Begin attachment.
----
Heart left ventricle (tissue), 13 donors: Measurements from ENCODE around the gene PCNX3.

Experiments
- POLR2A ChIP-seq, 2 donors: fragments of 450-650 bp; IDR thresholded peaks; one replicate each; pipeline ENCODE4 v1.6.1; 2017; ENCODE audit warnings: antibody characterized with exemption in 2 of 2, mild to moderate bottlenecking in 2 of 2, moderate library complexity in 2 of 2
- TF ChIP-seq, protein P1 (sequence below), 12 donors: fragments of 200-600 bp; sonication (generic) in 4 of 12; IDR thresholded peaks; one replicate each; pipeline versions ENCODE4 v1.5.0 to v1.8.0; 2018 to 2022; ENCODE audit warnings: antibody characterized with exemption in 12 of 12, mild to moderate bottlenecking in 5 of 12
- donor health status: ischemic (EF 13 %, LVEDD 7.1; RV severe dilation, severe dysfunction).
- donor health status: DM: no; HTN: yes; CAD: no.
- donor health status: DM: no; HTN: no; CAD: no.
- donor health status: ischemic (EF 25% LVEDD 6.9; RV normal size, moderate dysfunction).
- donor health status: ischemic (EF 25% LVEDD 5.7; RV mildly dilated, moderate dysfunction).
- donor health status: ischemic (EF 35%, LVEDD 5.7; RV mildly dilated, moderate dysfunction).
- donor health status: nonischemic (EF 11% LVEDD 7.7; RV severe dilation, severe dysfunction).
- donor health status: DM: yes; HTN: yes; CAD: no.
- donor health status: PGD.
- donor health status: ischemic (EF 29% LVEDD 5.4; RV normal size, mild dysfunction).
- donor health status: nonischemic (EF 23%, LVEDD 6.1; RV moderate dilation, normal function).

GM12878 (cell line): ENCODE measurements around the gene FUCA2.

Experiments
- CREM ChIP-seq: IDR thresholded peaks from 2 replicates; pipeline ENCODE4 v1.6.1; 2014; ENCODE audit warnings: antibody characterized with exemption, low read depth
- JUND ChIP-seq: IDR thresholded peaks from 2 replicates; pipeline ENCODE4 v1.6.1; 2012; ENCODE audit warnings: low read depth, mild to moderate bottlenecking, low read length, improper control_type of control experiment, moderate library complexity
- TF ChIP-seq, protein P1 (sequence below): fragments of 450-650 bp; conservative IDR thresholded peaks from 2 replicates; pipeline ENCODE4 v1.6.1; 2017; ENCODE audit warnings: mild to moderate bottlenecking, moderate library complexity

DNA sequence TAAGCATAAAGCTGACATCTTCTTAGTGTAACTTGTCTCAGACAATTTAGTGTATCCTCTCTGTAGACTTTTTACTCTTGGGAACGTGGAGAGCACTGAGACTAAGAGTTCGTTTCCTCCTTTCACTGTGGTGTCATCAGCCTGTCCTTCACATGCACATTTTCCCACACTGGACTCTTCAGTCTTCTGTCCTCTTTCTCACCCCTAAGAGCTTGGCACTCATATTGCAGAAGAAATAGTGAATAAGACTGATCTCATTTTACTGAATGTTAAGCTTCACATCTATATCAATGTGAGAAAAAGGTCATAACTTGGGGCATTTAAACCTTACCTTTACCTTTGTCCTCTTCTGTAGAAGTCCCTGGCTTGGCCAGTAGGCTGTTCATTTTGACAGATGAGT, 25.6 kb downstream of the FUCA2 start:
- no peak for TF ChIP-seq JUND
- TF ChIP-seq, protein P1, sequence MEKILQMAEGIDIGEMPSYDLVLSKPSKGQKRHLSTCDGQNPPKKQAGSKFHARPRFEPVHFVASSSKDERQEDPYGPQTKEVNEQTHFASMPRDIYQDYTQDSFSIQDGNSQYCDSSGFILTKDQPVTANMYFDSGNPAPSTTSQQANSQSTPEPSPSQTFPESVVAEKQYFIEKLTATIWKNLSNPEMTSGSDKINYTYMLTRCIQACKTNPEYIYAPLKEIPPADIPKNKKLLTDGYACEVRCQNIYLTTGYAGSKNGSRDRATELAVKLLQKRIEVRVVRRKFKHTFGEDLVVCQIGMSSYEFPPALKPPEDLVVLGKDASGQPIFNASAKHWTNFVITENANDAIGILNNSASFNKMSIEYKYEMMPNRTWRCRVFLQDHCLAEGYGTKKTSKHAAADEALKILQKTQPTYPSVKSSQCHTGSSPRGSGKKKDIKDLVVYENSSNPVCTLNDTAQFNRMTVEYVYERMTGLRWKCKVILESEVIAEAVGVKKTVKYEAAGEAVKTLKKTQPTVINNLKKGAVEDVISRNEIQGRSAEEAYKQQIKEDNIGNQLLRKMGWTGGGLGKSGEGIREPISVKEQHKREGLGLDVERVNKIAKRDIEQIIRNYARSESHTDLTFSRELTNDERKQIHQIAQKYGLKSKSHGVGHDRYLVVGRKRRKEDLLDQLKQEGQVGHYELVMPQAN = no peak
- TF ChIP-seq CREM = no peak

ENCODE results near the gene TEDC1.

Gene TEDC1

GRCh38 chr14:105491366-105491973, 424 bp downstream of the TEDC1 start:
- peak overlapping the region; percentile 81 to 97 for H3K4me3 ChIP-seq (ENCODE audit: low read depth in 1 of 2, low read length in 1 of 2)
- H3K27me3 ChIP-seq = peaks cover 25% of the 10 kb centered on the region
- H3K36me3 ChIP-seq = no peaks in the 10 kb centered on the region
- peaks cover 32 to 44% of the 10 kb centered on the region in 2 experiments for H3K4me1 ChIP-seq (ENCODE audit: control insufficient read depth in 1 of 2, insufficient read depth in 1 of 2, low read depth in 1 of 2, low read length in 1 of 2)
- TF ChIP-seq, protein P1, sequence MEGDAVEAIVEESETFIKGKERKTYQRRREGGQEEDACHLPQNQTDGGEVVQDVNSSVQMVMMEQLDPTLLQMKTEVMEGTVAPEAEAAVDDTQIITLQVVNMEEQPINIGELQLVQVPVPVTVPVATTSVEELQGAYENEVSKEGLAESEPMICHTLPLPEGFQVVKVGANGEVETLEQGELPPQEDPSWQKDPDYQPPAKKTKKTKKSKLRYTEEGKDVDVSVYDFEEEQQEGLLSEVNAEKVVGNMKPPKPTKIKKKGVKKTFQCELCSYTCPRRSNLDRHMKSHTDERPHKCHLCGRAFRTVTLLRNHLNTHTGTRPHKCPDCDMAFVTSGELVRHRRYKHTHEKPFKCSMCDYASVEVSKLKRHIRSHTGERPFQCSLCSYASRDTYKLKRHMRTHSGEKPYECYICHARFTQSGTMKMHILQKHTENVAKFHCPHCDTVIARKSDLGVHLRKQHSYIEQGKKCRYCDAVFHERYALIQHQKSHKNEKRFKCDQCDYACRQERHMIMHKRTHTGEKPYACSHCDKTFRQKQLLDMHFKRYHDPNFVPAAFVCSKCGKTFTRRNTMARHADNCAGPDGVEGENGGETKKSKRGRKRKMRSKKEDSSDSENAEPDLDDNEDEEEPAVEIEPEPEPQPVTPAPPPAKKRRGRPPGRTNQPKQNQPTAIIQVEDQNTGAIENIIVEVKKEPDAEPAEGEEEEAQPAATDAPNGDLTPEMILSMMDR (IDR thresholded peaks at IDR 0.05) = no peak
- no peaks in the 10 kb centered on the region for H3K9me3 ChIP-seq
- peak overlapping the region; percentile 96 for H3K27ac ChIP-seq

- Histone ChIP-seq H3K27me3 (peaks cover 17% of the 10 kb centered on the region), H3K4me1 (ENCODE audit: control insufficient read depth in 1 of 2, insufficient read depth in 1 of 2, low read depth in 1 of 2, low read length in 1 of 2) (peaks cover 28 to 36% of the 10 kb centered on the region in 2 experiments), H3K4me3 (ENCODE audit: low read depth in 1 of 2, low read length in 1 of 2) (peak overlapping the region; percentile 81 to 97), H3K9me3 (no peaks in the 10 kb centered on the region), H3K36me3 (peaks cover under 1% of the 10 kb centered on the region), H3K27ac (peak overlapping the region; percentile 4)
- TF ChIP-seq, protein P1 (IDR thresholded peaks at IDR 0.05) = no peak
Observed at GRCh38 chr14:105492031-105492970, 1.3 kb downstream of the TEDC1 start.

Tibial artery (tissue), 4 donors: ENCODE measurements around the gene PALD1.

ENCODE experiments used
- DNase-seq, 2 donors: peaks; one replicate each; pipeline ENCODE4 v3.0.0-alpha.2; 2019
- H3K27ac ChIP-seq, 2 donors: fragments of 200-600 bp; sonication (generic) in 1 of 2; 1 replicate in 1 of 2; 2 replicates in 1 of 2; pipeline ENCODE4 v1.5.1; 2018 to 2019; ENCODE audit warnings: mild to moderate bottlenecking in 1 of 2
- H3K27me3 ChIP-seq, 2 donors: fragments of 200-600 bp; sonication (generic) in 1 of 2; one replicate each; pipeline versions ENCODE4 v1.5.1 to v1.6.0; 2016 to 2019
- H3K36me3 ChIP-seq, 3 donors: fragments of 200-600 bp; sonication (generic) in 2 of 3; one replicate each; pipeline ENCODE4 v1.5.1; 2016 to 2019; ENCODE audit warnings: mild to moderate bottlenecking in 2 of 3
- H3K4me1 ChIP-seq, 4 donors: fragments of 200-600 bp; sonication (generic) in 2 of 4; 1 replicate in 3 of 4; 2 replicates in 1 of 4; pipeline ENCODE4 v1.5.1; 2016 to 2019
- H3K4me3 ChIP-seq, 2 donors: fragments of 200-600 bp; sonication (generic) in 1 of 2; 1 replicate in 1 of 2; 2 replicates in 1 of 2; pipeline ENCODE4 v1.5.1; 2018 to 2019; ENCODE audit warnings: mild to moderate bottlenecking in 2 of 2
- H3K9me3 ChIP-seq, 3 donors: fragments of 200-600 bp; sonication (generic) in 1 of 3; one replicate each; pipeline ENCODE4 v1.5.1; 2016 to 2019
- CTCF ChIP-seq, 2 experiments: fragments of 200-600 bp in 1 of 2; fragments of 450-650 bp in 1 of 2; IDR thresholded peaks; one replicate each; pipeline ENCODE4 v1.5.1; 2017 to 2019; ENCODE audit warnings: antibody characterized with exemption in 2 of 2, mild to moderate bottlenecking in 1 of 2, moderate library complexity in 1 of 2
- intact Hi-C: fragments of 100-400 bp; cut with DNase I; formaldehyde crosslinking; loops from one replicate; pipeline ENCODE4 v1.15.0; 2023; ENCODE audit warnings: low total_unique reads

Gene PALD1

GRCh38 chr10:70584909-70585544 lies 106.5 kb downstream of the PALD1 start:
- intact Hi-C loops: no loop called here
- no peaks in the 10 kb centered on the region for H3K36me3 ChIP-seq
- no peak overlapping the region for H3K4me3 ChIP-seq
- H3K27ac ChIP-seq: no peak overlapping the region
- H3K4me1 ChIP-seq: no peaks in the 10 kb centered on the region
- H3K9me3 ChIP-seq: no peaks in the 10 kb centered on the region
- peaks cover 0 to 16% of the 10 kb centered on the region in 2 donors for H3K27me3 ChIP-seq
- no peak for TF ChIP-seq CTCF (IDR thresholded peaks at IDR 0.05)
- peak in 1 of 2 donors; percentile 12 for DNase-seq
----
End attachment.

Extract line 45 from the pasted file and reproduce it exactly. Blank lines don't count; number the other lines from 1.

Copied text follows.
- H3K4me3 ChIP-seq, 2 donors: fragments of 200-600 bp; sonication (generic) in 1 of 2; 1 replicate in 1 of 2; 2 replicates in 1 of 2; pipeline ENCODE4 v1.5.1; 2018 to 2019; ENCODE audit warnings: mild to moderate bottlenecking in 2 of 2